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callmemadam

We’ll Read Again: Living in the 1940s

Dame Vera Lynn tops the charts, Dad’s Army is still being re-run on BBC2 and novels set in the 1940s continue to pour off the presses. Already this year I’ve read La’s Orchestra Saves the World by Alexander McCall Smith and Joan Bakewell’s All the Nice Girls. Here are three more.



The Little Stranger, Sarah Waters *L

If I hadn’t enjoyed The Night Watch so much, if The Little Stranger hadn’t been so cried up, I doubt if I would have persevered with this book beyond the first two chapters. Nothing happens! Chapter 3 and page 97 before a significant event. It opens in a Rebecca-ish way with I first saw Hundreds Hall when I was ten years old. Unlike other books with a house at its heart (Brideshead Revisited, China Court, even The House at Riverton) one is not drawn in and fascinated from the start but wonders where this is going. Once it was clear that a frightful thing was at work in the house I read very fast to get the story. It was horrible but not as frightening as it should have been and irritatingly unresolved by the end. I was careful not to look at any reviews before reading, so nothing has prejudiced me against the book. On finishing, I did read several and I really will not say, as some people seem to, ‘Sarah Waters is a good writer (she is!) therefore this must be a good book but I’m reading it wrong’. For me it’s five hundred pages too long, I’m astonished it’s on the Booker short list and glad I wasn’t tempted by all the pre-publication offers to buy it.



Another disappointment. I’m a sucker for books with ‘garden’ in the title and this one came recommended by Geranium Cat. Gwen is thirty five, a professional gardener. After the death of her mother she volunteers to leave her job with the RHS in bomb-smitten London to work for the Women’s Land Army growing potatoes in an overgrown Devon garden. The idea of the ‘lost garden’, created secretly, perhaps by someone killed in the First World War, is a very romantic one. I liked very much the flower imagery used throughout the book and the litany of plant names which reads like poetry.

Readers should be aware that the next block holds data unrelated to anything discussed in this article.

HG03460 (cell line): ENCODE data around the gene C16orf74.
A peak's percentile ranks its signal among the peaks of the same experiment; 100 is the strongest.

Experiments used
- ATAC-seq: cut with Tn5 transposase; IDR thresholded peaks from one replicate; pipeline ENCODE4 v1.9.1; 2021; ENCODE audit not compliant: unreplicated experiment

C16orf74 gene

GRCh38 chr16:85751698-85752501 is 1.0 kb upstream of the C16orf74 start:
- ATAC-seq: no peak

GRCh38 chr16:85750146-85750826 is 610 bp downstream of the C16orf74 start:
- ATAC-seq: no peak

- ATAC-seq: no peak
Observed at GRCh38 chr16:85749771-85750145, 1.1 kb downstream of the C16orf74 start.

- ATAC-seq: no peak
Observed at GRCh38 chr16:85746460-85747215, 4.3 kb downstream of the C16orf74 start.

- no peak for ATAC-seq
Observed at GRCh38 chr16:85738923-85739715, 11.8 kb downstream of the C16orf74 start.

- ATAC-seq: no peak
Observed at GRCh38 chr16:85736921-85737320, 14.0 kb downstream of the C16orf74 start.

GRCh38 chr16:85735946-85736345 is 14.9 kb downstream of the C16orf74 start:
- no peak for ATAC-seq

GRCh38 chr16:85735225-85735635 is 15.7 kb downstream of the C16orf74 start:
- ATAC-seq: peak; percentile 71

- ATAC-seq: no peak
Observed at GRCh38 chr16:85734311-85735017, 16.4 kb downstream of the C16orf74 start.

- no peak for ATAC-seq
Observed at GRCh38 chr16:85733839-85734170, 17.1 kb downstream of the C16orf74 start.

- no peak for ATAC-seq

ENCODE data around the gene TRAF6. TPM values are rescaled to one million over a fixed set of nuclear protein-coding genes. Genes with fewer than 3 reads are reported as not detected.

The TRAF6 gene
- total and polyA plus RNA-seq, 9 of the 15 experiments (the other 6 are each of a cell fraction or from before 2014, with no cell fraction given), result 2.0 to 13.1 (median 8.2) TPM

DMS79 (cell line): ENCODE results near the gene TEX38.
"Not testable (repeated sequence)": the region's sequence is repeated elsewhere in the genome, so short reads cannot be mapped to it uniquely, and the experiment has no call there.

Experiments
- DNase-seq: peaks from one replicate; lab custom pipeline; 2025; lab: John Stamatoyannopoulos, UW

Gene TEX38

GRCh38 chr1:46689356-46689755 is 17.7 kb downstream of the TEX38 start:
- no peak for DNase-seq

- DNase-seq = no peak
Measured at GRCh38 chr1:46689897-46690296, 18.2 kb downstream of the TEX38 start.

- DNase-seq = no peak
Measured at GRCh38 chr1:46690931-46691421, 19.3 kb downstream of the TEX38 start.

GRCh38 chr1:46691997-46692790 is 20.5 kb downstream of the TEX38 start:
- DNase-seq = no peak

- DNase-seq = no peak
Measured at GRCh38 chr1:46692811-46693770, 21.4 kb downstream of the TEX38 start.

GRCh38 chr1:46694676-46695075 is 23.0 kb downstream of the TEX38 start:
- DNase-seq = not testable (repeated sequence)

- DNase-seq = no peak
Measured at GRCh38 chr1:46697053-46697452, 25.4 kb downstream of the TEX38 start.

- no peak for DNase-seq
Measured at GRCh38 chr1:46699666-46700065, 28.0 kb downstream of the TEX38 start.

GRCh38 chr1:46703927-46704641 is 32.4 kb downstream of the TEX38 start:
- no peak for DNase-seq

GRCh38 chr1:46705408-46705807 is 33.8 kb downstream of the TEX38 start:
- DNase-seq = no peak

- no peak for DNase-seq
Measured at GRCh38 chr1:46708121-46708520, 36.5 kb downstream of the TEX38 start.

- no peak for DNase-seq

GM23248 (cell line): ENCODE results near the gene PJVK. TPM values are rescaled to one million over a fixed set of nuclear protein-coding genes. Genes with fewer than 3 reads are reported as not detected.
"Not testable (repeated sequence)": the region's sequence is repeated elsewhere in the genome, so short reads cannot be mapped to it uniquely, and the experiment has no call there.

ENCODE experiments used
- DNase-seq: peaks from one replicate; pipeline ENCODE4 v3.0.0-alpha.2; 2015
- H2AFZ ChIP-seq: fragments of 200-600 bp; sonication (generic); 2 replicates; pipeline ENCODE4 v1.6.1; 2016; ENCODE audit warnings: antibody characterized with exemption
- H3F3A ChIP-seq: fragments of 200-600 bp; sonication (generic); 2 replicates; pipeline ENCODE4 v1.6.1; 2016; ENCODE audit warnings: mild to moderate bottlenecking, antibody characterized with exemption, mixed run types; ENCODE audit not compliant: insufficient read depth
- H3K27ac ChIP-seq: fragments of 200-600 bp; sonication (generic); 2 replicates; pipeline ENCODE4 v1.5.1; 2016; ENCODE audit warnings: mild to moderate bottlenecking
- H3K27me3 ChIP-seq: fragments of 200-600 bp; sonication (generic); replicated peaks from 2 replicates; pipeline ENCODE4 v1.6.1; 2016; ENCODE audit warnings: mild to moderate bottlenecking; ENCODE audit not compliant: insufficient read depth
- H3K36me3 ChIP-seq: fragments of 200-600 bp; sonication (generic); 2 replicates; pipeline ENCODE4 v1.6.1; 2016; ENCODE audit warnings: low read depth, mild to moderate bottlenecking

This is a painful story of love and loss which sadly rang false for me on so many levels that I longed to finish it. I assume the author has researched this but I’m not convinced that Gwen’s work on diseased parsnips would have been carried out at RHS headquarters in Vincent Square. The RHS had acquired Wisley in 1903 and then as now research took place in laboratories there. I found it very hard to believe that Gwen could have secretly and single-handedly restored the lost garden at Mosley. It stretched credulity that Land Girls would be able to get away with doing as they pleased during wartime or that frightened soldiers would tell anyone they were frightened. Nor do I think that a woman in the 1940s would feel about Virginia Woolf as many women do today; it’s the kind of retrospective projection of modern ideas I particularly dislike.

Oh dear, I don’t want to be horrid about someone’s carefully crafted book but it really didn’t work for me.





Their Finest Hour and a Half by Lissa Evans was bliss to read after the other two because it’s funny, although there’s plenty of wartime sadness in it, too and my favourite character dies. Welsh Catrin (real name, Cathy Pugh), has escaped the valleys to live with an artist in London. Having discovered an unsuspected talent for script writing, she works on the film the book is about, one of those black and white heroic dramas about the Dunkirk evacuation intended as propaganda to stiffen morale at home and encourage America to come into the war. The name of the film changes throughout the book as does the script; the cynicism of the whole project is remarkable, the details very amusing. We meet ageing actor Ambrose, still seeing himself as a leading man; Edith, former dressmaker at Madame Tussauds; Arthur, Lance Corporal in the Catering Corps, seconded as military adviser; the abused twins whose story the film is based on. Each story is interesting in itself, each linked to the others.

The book is written with great style and assurance; the Ministry of Information scenes kept reminding me of Put Out More Flags. Whether she is describing the Blitz or the bleakness of the Norfolk coast (where the film is partly shot) Lissa Evans is utterly convincing. I loved the exchanges between the film-makers, the subversiveness of Londoners, Ambrose’s wonderful vanity. If I have a criticism it’s that the book doesn’t have a strong plot but amounts to a very long description of things happening. Everything is so well described though, whether funny, poignant or horrifying, that it’s a pleasure to read and I’m very impressed. Love the cover, too.

Their Finest Hour and a Half was longlisted for the Orange Prize for Fiction, 2009. I’ve never heard of any of the books which made the shortlist.
Tags: 1940s films, helen humphreys, lissa evans, sarah waters
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